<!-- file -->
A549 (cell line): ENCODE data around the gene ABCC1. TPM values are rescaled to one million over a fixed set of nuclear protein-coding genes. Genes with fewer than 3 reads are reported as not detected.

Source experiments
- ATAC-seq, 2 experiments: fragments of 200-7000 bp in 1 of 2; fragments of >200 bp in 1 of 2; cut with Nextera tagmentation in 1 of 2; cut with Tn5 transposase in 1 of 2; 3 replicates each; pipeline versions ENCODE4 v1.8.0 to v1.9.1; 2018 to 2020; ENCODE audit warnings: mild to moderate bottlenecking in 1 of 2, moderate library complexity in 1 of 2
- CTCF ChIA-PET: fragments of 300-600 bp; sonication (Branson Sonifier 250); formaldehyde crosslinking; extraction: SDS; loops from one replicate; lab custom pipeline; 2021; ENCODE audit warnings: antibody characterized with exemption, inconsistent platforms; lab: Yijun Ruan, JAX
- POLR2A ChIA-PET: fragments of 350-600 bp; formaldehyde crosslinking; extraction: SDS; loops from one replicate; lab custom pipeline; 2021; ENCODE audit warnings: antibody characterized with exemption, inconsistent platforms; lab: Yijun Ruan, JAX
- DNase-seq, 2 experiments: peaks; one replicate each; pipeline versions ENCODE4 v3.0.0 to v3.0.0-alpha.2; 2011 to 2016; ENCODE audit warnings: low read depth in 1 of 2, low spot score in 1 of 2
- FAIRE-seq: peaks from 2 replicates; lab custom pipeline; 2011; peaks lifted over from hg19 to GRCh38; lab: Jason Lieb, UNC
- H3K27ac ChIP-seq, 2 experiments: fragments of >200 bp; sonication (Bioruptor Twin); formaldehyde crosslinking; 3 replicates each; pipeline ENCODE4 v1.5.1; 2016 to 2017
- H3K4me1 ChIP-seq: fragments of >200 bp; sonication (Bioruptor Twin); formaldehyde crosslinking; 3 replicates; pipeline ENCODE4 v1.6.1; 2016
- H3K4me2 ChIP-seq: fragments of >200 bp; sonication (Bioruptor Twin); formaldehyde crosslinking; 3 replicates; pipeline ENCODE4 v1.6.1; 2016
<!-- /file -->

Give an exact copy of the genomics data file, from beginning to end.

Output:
A549 (cell line): ENCODE data around the gene ABCC1. TPM values are rescaled to one million over a fixed set of nuclear protein-coding genes. Genes with fewer than 3 reads are reported as not detected.

Source experiments
- ATAC-seq, 2 experiments: fragments of 200-7000 bp in 1 of 2; fragments of >200 bp in 1 of 2; cut with Nextera tagmentation in 1 of 2; cut with Tn5 transposase in 1 of 2; 3 replicates each; pipeline versions ENCODE4 v1.8.0 to v1.9.1; 2018 to 2020; ENCODE audit warnings: mild to moderate bottlenecking in 1 of 2, moderate library complexity in 1 of 2
- CTCF ChIA-PET: fragments of 300-600 bp; sonication (Branson Sonifier 250); formaldehyde crosslinking; extraction: SDS; loops from one replicate; lab custom pipeline; 2021; ENCODE audit warnings: antibody characterized with exemption, inconsistent platforms; lab: Yijun Ruan, JAX
- POLR2A ChIA-PET: fragments of 350-600 bp; formaldehyde crosslinking; extraction: SDS; loops from one replicate; lab custom pipeline; 2021; ENCODE audit warnings: antibody characterized with exemption, inconsistent platforms; lab: Yijun Ruan, JAX
- DNase-seq, 2 experiments: peaks; one replicate each; pipeline versions ENCODE4 v3.0.0 to v3.0.0-alpha.2; 2011 to 2016; ENCODE audit warnings: low read depth in 1 of 2, low spot score in 1 of 2
- FAIRE-seq: peaks from 2 replicates; lab custom pipeline; 2011; peaks lifted over from hg19 to GRCh38; lab: Jason Lieb, UNC
- H3K27ac ChIP-seq, 2 experiments: fragments of >200 bp; sonication (Bioruptor Twin); formaldehyde crosslinking; 3 replicates each; pipeline ENCODE4 v1.5.1; 2016 to 2017
- H3K4me1 ChIP-seq: fragments of >200 bp; sonication (Bioruptor Twin); formaldehyde crosslinking; 3 replicates; pipeline ENCODE4 v1.6.1; 2016
- H3K4me2 ChIP-seq: fragments of >200 bp; sonication (Bioruptor Twin); formaldehyde crosslinking; 3 replicates; pipeline ENCODE4 v1.6.1; 2016